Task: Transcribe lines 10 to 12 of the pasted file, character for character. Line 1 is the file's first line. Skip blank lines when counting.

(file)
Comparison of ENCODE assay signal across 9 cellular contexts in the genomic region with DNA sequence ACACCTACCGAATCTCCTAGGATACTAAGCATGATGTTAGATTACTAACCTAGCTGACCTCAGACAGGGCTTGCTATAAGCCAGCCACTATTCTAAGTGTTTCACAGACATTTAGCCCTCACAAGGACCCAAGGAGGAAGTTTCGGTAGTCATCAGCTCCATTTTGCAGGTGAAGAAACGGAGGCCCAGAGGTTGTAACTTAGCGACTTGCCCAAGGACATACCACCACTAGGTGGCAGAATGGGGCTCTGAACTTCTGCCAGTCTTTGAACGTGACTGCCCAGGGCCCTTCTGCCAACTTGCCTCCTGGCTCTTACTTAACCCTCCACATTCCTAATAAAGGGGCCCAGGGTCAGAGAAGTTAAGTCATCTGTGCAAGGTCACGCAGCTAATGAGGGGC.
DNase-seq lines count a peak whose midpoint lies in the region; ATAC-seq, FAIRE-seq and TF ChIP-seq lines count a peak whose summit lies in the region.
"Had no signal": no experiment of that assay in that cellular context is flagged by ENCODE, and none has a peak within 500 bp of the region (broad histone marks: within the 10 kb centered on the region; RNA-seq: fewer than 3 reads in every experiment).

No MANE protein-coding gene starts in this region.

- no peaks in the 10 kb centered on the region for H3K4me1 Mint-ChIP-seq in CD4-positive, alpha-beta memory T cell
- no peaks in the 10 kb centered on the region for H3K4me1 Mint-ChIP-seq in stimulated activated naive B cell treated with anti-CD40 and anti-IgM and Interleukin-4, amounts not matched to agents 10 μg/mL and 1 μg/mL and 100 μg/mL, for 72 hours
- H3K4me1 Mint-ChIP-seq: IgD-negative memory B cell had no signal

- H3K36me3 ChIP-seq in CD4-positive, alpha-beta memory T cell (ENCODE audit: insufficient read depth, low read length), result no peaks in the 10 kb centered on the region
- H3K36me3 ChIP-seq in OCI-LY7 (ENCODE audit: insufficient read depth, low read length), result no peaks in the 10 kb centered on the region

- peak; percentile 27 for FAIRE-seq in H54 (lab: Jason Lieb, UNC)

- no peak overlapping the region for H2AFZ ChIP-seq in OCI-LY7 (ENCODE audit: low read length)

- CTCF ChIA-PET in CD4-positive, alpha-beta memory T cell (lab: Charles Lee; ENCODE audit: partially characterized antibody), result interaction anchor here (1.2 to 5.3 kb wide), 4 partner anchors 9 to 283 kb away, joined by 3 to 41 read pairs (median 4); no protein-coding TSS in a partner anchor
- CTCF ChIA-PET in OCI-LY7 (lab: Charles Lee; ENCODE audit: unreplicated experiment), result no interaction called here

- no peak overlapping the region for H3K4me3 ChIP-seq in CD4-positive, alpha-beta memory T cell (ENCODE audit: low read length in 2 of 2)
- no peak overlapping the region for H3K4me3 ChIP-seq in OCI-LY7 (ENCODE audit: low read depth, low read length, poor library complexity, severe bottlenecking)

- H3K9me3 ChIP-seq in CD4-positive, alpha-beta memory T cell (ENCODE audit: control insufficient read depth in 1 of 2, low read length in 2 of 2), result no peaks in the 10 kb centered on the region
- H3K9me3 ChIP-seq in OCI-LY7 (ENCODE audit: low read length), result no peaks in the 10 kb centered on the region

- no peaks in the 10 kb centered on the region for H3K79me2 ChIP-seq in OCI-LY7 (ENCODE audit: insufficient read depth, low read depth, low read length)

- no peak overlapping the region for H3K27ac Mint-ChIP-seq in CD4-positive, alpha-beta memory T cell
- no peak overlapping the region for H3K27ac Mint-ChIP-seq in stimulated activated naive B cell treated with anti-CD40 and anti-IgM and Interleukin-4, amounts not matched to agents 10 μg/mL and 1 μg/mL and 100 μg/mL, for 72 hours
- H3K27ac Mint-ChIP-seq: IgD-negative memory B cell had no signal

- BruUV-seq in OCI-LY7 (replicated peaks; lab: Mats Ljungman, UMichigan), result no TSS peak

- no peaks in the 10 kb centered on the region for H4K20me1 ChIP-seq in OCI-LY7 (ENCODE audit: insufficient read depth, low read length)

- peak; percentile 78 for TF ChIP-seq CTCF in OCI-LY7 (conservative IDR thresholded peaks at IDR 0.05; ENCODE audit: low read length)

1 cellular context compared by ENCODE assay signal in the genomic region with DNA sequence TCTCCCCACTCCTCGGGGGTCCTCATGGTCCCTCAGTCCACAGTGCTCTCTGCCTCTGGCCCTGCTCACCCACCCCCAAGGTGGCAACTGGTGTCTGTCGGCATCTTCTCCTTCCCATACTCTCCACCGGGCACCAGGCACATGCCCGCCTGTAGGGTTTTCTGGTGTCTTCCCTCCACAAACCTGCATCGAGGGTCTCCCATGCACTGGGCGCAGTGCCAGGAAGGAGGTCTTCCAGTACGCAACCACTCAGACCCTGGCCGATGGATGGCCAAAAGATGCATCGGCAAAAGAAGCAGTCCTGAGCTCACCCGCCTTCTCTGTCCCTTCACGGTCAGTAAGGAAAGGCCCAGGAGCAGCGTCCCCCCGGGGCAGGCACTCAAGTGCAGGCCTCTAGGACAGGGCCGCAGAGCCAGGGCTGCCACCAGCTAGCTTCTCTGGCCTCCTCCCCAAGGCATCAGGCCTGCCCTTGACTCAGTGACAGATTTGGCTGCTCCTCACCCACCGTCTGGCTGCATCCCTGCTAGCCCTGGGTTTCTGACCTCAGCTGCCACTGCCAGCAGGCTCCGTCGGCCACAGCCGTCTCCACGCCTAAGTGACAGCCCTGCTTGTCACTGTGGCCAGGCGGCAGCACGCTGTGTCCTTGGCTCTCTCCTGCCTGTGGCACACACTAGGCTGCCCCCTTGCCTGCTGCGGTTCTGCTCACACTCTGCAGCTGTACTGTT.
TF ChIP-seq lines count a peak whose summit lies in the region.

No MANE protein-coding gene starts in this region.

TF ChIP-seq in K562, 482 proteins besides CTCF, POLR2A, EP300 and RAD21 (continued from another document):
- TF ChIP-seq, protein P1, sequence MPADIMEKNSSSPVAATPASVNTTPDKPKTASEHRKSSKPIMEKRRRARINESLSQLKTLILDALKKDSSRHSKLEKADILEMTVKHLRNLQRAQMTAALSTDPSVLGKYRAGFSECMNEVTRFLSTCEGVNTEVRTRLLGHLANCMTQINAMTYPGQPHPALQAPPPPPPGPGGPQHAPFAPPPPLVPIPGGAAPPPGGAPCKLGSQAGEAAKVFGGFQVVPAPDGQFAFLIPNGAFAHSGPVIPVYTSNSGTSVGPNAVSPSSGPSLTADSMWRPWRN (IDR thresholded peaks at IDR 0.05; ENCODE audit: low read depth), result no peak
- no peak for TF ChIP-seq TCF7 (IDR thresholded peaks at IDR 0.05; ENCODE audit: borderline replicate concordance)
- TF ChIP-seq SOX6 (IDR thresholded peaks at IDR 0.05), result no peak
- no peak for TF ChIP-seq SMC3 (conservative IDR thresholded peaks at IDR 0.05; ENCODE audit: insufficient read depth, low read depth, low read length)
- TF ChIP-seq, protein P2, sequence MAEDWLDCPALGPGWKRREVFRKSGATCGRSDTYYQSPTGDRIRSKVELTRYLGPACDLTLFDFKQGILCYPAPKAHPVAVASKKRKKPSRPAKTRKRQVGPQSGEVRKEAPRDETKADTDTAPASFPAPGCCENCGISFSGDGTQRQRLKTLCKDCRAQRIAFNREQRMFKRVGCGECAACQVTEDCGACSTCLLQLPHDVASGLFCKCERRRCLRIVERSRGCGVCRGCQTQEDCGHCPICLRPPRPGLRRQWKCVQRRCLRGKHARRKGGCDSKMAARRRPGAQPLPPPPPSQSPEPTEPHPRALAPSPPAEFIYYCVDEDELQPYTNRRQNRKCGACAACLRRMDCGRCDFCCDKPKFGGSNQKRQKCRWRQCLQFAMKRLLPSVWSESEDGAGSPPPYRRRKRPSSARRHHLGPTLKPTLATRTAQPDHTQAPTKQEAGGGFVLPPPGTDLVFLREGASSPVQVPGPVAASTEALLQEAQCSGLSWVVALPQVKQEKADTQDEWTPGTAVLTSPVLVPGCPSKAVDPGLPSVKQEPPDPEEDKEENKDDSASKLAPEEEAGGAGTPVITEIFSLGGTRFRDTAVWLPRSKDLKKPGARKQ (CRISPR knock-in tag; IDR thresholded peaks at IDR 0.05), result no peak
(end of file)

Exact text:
- peak; percentile 27 for FAIRE-seq in H54 (lab: Jason Lieb, UNC)

- no peak overlapping the region for H2AFZ ChIP-seq in OCI-LY7 (ENCODE audit: low read length)

- CTCF ChIA-PET in CD4-positive, alpha-beta memory T cell (lab: Charles Lee; ENCODE audit: partially characterized antibody), result interaction anchor here (1.2 to 5.3 kb wide), 4 partner anchors 9 to 283 kb away, joined by 3 to 41 read pairs (median 4); no protein-coding TSS in a partner anchor